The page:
Cloud ERP vendors offer SMB software that tends to be more industry or functionally specific to meet a more diverse selection of business needs. As opposed to the larger corporate giants, SMBs are more prevalent across a wider variety of industries and may have drastically different requirements for their ERP systems. Many ERP vendors on the market today showcase how their product capabilities can meet industry needs, and the list of options is as long as it is varied. Here are just a few.
Epicor Software Corp. provides SaaS ERP software geared toward the manufacturing, distribution, retail and services industries. Epicor also specializes in the lumber and building industries by offering professional estimation, dispatch and delivery, millwork, and construction services applications.
Infor CloudSuite offers enterprises finance, supply chain, human capital management, customer relationship management (CRM) and marketing ERP functions. These support a number of industries, including manufacturing -- auto and defense -- food and beverage, healthcare, and the public sector.
However, hospitality companies may be interested in the Infor CloudSuite modules that meet the specific needs of hotel, gaming and entertainment companies. Infor also offers a hotel property management system that provides employees with access to information about guests and prospects. This tool enables them to quickly assess each booking and offer real-time recommendations during guest interactions.
IFS Applications is an ERP product that targets enterprises in the manufacturing, aerospace and defense, construction and engineering, utilities, and oil and gas industries with a focus on project-driven systems. This includes applications built for field service management and maintenance and asset management that help organizations track asset-intensive projects, manufacturing and services.
For SMBs selling services to the U.S. government, Deltek Inc. is a valid option for cloud ERP software because of its project accounting functions. Deltek's core markets split into professional services and U.S. government contracts. The company specializes in cloud applications to track hours and billable activities by engagement, department and other categories. Deltek also focuses on project-based businesses in a variety of industries, including healthcare, management and IT consulting, as well as energy, oil and gas.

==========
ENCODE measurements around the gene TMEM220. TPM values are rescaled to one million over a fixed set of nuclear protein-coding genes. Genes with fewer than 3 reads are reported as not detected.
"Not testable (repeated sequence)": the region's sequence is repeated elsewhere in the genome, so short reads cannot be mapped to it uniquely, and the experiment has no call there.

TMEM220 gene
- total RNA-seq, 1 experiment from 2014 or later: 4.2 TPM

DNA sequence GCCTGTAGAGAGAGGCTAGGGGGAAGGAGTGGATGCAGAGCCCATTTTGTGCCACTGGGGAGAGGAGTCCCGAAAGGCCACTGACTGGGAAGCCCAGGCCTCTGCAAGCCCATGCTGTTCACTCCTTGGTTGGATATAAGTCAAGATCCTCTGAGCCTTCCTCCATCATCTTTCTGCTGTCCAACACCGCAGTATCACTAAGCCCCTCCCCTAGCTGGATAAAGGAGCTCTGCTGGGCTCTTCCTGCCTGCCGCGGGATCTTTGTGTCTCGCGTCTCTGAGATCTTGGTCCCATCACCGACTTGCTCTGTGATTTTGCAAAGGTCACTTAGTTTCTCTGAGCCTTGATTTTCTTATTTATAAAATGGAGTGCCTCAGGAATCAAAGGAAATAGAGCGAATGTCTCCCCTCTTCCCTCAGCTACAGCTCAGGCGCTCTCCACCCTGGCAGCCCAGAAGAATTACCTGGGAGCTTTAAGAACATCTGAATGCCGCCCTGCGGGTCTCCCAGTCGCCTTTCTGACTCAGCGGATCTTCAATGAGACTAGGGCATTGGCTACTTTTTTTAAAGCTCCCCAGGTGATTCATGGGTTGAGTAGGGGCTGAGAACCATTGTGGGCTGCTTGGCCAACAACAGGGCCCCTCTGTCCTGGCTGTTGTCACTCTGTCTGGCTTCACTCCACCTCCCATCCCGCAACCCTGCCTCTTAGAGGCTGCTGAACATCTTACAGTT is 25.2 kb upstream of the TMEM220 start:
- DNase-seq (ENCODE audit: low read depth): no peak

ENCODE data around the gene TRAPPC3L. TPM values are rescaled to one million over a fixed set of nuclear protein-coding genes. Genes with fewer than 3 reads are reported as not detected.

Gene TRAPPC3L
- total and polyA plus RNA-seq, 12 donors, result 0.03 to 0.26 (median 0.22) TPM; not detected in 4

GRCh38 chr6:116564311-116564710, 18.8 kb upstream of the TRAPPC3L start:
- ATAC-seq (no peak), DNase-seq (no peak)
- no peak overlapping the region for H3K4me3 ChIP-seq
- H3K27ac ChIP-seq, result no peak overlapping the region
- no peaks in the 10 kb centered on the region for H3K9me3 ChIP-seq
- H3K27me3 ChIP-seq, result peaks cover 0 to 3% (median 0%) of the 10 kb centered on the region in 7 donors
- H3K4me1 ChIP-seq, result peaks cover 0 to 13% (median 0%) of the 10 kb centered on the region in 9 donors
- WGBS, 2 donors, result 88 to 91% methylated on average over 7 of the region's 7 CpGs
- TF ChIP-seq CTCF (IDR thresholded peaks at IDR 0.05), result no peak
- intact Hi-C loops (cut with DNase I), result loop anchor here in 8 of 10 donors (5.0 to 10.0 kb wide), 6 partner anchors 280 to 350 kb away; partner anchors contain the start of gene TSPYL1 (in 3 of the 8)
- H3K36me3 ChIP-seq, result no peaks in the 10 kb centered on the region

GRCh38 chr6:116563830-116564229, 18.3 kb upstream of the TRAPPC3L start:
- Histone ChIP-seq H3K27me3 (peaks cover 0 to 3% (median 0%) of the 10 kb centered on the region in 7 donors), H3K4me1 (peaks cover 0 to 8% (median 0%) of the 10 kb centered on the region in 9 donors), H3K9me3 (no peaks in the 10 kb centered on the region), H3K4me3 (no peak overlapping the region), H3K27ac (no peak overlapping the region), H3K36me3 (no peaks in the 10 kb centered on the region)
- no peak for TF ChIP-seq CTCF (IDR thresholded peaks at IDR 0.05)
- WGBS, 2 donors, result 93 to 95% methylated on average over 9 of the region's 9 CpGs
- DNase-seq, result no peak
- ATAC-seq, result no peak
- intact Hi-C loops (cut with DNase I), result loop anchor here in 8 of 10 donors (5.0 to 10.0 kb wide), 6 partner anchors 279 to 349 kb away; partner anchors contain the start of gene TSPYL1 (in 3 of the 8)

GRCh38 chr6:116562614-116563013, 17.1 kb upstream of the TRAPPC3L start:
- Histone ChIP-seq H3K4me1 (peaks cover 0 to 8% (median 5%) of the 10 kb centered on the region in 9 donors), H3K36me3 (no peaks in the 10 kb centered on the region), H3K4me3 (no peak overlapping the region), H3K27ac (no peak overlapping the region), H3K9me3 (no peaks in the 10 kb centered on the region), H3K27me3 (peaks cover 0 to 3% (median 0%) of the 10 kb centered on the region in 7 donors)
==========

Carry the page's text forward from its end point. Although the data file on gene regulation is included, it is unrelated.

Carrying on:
Another cloud ERP vendor that puts an emphasis on requirements and traceability is Plex Systems Inc., which made a name for itself in manufacturing and industries that need to fulfill strict requirements in areas of traceability, quality and food safety. The Plex Manufacturing Cloud assists life sciences and medical manufacturing businesses that need to manage batch and flow manufacturing with a well-integrated, modular ERP software system. The Plex Manufacturing Cloud also enables both discrete and process manufacturing in the same facility and complies with various automotive manufacturing regulations.
QAD Inc.'s Cloud ERP is also viable cloud ERP software for manufacturers. Through multiple acquisitions, QAD has built an ERP system that helps support businesses in verticals such as the automotive, food and beverage, consumer products, tech, and life sciences industries. QAD states that QAD Cloud ERP can be advantageous for medical device and biopharmaceutical manufacturers that need support with acquisitions and divestitures because its cloud ERP software puts an emphasis on quality-oriented business processes and reduces the risk of product noncompliance.
An increasingly popular cloud ERP system vendor is NetSuite Inc., owned by Oracle. NetSuite, which a variety of organizations have implemented, offers an easy-to-use platform designed for all the users in an organization. Companies can access NetSuite via any device at any time. Companies in such industries as manufacturing and distribution, professional services, energy, nonprofit, and education can use this native SaaS leader's software. NetSuite's services predominantly serve midsize businesses and large enterprises, so the software is often more expensive than some competitors.
For those looking for something more specific
If the above options are too broad or still not flexible enough, there are plenty of other enterprise applications worth considering that offer clearer functionality and integrate with ERP systems.
For instance, Salesforce is a leader in CRM that supports sales teams. Acquired by Adobe Systems, Marketo is a cloud-based marketing platform for all types of organizations that are looking to boost their digital marketing efforts. Workday is a cloud-based human resources, payroll and accounting system. Sage Intacct and FinancialForce have gained ground in the area of finances, while Xactly is paving the way in compensation and incentive management.
In essence, there are multiple cloud ERP vendors to choose from. The specific capabilities these packages offer often positions them as powerful additions, and sometimes alternatives, to ERP systems.
Linda Rosencrance contributed to this report.